The triple-negative breast cancer cell line TNBCT was chosen because neither endocrine therapy nor HER2-targeted therapy is effective against triple-negative breast cancer;(6) therefore, other treatment strategies must be developed. The TNBCT cells showed epithelial-like growth in vitro, and formed bone tumors in nude mice after direct intratibial injection of cancer cells. Expression of ER, PR, and HER2 was not detected on the tumor cells by immunohistochemistry (Fig. S1). Because the incidence of TNBCT bone tumors was not very high, we tried to select bone-seeking cancer cells in vivo. The selected subclone was designated TNBCT/Bo, and showed a bone tumor incidence greater than that of TNBCT (data not shown).
Using TNBCT/Bo, we established a stable transfectant, TNBCT/Bo-sPDGFRβ. This cell line expressed mRNA encoding the sPDGFRβIg1–3 sequence (Fig. 1a). Secretion of IgG-fusion proteins by TNBCT/Bo-mock and TNBCT/Bo-sPDGFRβ cells was confirmed by ELISA, although the concentration of the protein from TNBCT/Bo-mock cells was approximately 8.5-fold higher than that from TNBCT/Bo-sPDGFRβ cells.
Next, a proliferation assay was carried out to examine the biological activity of sPDGFRβIg1–3. Primary human fibroblasts were used for this assay, in which growth was accelerated by PGDF-BB but not by PGDF-AA. Treatment with PDGF-BB significantly induced cell growth in the presence of CM from TNBCT/Bo-mock cells. In contrast, no growth induction was observed in the presence of CM from TNBCT/Bo-sPDGFRβ cells (Fig. 2). These results indicated that the PDGF-BB–PDGFRβ interaction was blocked by sPDGFRβIg1–3. The growth rates of TNBCT/Bo-mock and -sPDGFRβ cells were also examined. Despite constitutive expression of endogenous PDGFRα and PDGFRβ mRNA (Fig. 1a), both cells lines grew at similar rates under normal culture conditions (Fig. 1b). A PDGFRβ-mediated autocrine loop might not exist in these cells, as sPDGFRβIg1–3 did not show any inhibitory effect on the growth of TNBCT/Bo-sPDGFRβ cells.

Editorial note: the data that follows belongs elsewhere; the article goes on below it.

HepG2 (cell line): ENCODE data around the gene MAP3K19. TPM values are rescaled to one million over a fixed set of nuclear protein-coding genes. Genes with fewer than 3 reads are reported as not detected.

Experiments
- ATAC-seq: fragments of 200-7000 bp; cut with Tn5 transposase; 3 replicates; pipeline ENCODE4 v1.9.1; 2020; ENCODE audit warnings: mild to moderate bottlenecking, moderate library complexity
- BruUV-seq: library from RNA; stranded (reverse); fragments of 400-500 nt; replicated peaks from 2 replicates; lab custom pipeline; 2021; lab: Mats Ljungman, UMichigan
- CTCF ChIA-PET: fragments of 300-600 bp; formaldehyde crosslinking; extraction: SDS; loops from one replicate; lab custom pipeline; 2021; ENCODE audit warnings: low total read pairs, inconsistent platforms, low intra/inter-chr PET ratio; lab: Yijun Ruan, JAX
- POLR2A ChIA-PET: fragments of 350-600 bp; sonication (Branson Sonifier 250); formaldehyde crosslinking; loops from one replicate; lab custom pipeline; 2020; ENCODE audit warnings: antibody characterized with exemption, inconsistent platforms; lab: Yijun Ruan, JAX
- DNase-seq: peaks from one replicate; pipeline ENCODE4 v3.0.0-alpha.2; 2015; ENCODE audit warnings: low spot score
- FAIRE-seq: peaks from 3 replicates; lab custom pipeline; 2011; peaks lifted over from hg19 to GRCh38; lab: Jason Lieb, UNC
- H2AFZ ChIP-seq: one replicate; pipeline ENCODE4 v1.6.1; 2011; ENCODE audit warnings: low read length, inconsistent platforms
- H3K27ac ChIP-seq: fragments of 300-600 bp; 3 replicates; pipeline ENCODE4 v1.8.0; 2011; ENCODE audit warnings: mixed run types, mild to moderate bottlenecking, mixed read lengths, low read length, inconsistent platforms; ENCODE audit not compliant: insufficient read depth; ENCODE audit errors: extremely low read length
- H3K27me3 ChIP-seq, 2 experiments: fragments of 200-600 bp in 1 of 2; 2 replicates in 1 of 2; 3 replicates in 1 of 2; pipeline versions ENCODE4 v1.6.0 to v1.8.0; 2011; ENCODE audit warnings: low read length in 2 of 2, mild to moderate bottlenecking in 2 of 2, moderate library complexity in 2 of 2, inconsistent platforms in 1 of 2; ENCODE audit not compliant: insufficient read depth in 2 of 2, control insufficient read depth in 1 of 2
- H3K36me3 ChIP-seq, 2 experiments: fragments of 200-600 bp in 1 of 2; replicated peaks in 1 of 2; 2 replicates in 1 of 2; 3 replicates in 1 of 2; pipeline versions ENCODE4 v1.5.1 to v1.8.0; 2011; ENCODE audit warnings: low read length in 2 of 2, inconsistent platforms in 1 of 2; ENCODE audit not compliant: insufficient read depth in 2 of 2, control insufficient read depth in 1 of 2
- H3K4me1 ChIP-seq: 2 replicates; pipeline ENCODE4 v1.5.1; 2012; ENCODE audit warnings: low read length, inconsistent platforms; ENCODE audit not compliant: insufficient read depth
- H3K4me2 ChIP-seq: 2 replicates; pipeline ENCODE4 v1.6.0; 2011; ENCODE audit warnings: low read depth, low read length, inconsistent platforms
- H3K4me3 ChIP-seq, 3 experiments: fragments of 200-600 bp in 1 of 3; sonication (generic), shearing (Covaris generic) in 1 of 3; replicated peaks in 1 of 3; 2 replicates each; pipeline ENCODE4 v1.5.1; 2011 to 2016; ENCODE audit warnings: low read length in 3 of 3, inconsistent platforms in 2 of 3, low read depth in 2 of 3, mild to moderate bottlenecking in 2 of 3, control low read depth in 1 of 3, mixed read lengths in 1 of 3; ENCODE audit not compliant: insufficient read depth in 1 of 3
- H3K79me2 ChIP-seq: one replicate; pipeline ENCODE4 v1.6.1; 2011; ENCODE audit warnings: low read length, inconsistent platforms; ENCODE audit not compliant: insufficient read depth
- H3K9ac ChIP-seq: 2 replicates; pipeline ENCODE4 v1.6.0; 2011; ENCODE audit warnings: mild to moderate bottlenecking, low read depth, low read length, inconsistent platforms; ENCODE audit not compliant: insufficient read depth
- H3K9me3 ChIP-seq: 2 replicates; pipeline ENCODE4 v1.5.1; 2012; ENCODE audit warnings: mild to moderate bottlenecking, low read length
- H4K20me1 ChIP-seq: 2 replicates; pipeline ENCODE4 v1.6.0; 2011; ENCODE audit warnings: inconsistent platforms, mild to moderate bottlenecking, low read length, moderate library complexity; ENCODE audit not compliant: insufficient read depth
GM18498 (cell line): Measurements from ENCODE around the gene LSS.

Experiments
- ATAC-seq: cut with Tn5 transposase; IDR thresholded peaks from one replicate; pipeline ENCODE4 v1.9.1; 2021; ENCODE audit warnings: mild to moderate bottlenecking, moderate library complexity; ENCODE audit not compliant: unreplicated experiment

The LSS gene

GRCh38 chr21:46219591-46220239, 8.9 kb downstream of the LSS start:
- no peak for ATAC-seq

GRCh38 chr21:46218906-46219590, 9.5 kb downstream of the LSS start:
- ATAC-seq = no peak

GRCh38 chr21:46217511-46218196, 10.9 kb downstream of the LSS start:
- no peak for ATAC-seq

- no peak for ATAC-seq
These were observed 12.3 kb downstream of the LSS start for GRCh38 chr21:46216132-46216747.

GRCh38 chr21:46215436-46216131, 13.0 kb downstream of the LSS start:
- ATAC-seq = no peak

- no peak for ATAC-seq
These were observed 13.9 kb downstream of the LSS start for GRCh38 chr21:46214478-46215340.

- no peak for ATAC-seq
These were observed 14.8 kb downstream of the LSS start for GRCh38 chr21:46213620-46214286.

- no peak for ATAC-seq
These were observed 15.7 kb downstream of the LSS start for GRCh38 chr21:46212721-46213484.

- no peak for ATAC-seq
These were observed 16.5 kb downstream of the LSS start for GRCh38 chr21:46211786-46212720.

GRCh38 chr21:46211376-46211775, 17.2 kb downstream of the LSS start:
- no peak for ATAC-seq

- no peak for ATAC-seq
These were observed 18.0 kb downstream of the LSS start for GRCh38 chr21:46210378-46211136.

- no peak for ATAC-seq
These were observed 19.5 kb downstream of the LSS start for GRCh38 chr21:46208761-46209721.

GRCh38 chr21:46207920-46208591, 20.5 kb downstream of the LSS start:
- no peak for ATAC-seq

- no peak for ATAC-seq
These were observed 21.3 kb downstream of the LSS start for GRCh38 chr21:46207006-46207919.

The TNBCT/Bo-mock or TNBCT/Bo-sPDGFRβ cells were injected into the tibias of nude mice to assess the therapeutic benefit of sPDGFRβIg1–3. The histologically-determined tumor incidence at week 12 was 10/13 (77%) in TNBCT/Bo-mock-injected mice and 1/15 (7%) in TNBCT/Bo-sPDGFRβ-injected mice (P < 0.01; Table 2). Radiographic and histological analyses revealed that TNBCT/Bo-sPDGFRβ cells showed limited growth with minimal osteolysis. In contrast, TNBCT/Bo-mock cells showed invasive growth with severe osteolysis (Fig. 3a,b). Positive immunostaining of TNBCT/Bo-mock and -sPDGFRβ cells for human IgG (Fig. 3c) confirmed continued expression of the IgG-fusion proteins. Taken together, these results suggest that sPDGFRβ is useful for the treatment of triple-negative breast cancer bone metastases.